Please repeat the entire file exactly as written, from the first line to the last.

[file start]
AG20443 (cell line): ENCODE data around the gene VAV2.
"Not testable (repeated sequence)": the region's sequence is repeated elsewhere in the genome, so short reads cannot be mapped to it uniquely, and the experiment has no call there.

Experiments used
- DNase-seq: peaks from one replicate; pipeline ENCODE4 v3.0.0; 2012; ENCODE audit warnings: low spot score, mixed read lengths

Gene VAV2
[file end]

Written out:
AG20443 (cell line): ENCODE data around the gene VAV2.
"Not testable (repeated sequence)": the region's sequence is repeated elsewhere in the genome, so short reads cannot be mapped to it uniquely, and the experiment has no call there.

Experiments used
- DNase-seq: peaks from one replicate; pipeline ENCODE4 v3.0.0; 2012; ENCODE audit warnings: low spot score, mixed read lengths

Gene VAV2